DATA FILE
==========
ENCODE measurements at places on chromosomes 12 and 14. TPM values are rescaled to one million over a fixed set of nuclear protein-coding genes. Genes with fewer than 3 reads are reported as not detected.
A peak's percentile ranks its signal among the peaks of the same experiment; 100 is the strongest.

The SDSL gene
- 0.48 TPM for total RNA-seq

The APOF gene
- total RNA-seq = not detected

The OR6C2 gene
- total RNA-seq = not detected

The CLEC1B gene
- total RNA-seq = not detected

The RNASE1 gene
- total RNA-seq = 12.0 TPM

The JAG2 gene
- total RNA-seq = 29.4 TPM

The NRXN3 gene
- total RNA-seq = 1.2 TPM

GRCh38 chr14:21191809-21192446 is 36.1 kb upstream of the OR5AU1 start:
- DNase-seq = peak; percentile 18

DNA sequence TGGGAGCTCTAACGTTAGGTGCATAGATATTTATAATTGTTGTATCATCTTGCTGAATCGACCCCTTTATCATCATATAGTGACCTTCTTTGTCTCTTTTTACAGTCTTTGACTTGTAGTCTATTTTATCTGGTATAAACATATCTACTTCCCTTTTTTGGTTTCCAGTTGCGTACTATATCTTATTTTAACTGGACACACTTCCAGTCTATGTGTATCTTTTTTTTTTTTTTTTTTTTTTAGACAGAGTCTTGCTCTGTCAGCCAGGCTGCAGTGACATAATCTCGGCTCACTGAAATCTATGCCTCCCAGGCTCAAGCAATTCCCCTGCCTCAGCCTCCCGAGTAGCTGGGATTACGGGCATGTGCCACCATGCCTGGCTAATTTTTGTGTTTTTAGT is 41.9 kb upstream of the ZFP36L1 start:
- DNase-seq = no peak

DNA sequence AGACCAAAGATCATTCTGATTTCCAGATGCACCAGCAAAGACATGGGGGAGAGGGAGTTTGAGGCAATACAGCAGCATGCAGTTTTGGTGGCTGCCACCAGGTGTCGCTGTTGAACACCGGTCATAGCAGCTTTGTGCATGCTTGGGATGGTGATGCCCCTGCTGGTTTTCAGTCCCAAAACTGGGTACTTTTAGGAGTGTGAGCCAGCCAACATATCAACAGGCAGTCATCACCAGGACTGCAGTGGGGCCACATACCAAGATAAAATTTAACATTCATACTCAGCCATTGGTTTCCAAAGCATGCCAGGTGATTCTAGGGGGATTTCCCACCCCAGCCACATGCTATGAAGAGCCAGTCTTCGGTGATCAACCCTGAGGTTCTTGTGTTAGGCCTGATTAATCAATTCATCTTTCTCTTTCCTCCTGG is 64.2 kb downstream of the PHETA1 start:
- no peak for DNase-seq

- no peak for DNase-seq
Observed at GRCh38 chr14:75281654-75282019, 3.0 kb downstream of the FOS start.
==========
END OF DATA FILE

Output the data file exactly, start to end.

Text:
ENCODE measurements at places on chromosomes 12 and 14. TPM values are rescaled to one million over a fixed set of nuclear protein-coding genes. Genes with fewer than 3 reads are reported as not detected.
A peak's percentile ranks its signal among the peaks of the same experiment; 100 is the strongest.

The SDSL gene
- 0.48 TPM for total RNA-seq

The APOF gene
- total RNA-seq = not detected

The OR6C2 gene
- total RNA-seq = not detected

The CLEC1B gene
- total RNA-seq = not detected

The RNASE1 gene
- total RNA-seq = 12.0 TPM

The JAG2 gene
- total RNA-seq = 29.4 TPM

The NRXN3 gene
- total RNA-seq = 1.2 TPM

GRCh38 chr14:21191809-21192446 is 36.1 kb upstream of the OR5AU1 start:
- DNase-seq = peak; percentile 18

DNA sequence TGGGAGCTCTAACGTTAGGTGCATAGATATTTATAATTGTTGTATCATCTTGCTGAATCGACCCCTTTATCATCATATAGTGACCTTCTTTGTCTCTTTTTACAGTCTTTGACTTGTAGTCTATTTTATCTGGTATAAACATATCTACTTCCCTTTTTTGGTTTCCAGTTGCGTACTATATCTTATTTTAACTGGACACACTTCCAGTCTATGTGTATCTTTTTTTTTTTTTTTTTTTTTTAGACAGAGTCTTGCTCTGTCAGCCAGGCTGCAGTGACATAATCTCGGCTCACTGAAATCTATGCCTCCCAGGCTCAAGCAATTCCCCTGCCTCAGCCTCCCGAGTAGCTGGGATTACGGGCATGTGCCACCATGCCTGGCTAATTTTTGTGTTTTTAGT is 41.9 kb upstream of the ZFP36L1 start:
- DNase-seq = no peak

DNA sequence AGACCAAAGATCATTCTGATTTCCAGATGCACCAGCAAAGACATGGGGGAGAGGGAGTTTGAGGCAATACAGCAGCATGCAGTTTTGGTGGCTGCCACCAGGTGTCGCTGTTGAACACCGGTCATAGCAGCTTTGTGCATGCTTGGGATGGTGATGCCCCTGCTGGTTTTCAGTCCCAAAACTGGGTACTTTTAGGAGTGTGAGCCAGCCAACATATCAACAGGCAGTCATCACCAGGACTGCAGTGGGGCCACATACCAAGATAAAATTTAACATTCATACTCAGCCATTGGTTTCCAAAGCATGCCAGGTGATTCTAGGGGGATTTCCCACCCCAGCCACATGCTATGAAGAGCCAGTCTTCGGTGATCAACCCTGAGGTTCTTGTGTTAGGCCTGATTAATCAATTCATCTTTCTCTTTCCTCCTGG is 64.2 kb downstream of the PHETA1 start:
- no peak for DNase-seq

- no peak for DNase-seq
Observed at GRCh38 chr14:75281654-75282019, 3.0 kb downstream of the FOS start.